Developing a cybersecure culture

Dindo Manhit, President of the Stratbase ADR Institute

The rise of digital technology has provided opportunities for growth but also created new threats and risks. Cybersecurity has become a critical concern in a modern world. With almost 60 percent of Filipinos with access to the internet, more people have become victims of cybercrime, data breach, and identity theft, among others. As the fastest growing economy in Asia, the Philippines needs to develop a “cybersecure culture” to prevent the economic consequences of cybercrimes, security threats such as cyberespionage, and other political consequences of cyberconflict in the region.

The list of reported cyberattacks that began with the embarrassing defacement of government webpages has grown to include potentially catastrophic data breaches that threaten to paralyze enterprise-scale operations. Though we have a long way to go, the accelerating shift to efficient and reliable cloud technologies has prompted stakeholders from the government, academe, and private sector to discuss the urgency of developing a cybersecure culture. The theme was timely for the roundtable organized recently by the Stratbase ADR Institute to examine the systems and mechanisms available to ensure an effective and viable cybersecurity strategy for the country.

All agreed on the need to make cybersecurity a policy priority of this administration. While there is a vision to build a “smart digital society built on trust,” there were concerns about cyberespionage, data security and data-sharing for unscrupulous motives. If the government and private sector will not collaborate in this aspect, our strength in ICT will also be our greatest weakness. Reports show that the Philippines was the eighth most attacked country by mobile malware in 2016.

The 2017 Global Cybersecurity Index report classified the Philippines as one of the “maturing” countries in the area of cybersecurity strategy. It was 39th on a list of 193 countries, based on technical, legal, regulatory and cultural, as well as organizational aspects.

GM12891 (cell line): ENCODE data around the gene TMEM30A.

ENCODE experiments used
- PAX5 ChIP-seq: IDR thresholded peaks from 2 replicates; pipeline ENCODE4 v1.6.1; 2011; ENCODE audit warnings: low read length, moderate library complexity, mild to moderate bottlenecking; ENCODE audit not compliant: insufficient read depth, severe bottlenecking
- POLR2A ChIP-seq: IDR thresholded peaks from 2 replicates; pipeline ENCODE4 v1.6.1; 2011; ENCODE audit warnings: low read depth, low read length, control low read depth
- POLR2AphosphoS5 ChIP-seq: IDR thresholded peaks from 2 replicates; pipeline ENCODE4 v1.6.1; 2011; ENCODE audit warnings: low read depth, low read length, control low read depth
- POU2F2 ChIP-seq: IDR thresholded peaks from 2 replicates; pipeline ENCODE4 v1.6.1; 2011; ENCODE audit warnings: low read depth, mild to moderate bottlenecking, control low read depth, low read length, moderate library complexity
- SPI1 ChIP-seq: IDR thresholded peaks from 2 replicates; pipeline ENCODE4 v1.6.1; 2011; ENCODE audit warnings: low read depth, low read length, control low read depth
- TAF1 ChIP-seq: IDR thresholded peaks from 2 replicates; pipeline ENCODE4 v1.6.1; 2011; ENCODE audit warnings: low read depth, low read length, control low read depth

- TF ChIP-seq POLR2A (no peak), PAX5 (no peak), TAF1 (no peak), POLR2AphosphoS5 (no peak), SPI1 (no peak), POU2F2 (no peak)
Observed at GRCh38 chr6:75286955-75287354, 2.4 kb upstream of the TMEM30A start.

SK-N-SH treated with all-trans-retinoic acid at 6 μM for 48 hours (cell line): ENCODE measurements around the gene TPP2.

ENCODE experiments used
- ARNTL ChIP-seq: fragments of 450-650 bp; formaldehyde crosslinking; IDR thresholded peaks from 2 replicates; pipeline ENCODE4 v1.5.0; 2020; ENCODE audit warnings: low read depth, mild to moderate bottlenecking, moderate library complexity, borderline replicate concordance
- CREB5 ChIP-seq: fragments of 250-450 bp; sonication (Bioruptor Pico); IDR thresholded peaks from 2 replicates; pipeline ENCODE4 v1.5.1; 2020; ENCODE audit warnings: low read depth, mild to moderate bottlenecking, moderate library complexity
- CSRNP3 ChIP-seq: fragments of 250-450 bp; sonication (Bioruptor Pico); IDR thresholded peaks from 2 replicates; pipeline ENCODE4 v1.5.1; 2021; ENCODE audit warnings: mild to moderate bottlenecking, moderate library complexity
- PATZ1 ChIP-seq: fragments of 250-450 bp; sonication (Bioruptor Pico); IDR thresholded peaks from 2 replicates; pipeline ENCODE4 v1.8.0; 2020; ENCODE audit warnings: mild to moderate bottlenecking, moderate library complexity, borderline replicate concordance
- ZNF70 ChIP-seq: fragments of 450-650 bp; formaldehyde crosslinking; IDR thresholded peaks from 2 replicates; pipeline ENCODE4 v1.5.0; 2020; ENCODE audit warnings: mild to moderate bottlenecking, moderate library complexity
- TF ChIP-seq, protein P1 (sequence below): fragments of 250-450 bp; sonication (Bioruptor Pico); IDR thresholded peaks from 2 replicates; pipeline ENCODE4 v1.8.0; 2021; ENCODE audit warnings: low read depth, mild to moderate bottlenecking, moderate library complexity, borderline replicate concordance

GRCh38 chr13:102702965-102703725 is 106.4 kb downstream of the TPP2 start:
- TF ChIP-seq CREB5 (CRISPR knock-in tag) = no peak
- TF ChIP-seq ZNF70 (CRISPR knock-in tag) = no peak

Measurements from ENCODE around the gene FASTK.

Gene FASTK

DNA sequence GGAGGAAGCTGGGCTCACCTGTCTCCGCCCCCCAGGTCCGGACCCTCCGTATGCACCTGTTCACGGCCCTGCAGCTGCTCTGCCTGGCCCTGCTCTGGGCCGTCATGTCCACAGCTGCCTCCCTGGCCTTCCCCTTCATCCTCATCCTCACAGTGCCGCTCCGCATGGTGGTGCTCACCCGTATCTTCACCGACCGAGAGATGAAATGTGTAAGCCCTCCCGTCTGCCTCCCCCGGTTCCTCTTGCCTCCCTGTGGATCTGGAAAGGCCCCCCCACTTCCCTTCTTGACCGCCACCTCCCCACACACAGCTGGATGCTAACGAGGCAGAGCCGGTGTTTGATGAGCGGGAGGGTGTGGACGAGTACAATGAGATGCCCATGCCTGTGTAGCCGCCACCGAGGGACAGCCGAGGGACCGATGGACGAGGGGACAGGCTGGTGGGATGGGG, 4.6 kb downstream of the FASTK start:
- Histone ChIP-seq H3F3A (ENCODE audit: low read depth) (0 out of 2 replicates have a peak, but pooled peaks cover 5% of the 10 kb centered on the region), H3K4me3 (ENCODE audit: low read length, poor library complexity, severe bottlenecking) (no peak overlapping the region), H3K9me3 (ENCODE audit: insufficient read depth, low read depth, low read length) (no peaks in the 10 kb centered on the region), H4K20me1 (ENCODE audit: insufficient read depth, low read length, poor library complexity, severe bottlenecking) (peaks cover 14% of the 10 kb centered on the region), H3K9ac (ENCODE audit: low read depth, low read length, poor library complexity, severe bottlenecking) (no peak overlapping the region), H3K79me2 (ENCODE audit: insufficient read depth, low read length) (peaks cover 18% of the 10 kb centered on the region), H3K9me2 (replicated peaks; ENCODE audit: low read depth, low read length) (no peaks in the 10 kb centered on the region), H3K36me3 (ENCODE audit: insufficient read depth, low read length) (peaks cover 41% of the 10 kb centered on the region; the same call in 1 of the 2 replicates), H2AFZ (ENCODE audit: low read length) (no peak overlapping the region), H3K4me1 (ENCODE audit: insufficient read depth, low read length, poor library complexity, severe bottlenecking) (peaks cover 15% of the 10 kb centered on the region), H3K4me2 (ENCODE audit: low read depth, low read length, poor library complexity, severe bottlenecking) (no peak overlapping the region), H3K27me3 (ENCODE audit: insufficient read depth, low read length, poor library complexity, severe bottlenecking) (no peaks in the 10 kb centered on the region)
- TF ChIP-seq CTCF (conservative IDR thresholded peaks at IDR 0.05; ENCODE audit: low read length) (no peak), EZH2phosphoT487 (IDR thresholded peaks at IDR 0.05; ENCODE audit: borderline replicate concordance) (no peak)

At the forum, Assistant Secretary Allan Cabanlong, executive director of the Department of Information and Communications Technology’s Cybercrime Investigation and Coordination Center, said the DICT is focusing on the imminent danger brought about by rising threats of cybercrime in coordination with the Philippine National Police and other law enforcement authorities.

Cabanlong warned that criminals, illegal drug traders, the Islamic State, terrorists and other extremist groups are able to use websites and social media for their crimes and illegal activities. The DICT unveiled the National Cybersecurity Plan (NCSP) in May 2017 to ensure security of the country’s constantly evolving ICT environment, he said.

The NCSP provides the foundation for policymaking efforts on cybersecurity, covering the details of the implementation plan. It includes a holistic and multilayered response system to better protect critical infostructure against any cyberthreat, as well as capacity-building efforts to support the development of cybersecurity professionals.

Prof. Francis Domingo of De La Salle University discussed the “cyberrevolution” and how it is slowly changing the way state and nonstate actors interact, as well as its potential use as a tool to resolve conflicts and as a leverage for weaker states to level the playing field in strategic affairs.

The promise of cyberrevolution, he said, has influenced numerous states to develop capabilities for military cyberoperations.

According to Domingo, the Philippines needs more resources and capacity to strongly move forward, especially in improving our cybercapabilities to cope with cyberthreats in the region and globally.

Commissioner Raymund Liboro of the National Privacy Commission said a cybersecure culture entails a risk management approach, and prevention and mitigation of data breach. He said the challenge now is to ensure the full enforcement of the trinity of laws that includes the Cybercrime Protection Act, Data Privacy Law, and the creation of the Cybercrime Investigation and Coordination Center.

The success of a cyberstrategy to promote national security and data integrity is anchored on the government’s commitment to promote compliance with the laws and the private sector’s cooperation and support.

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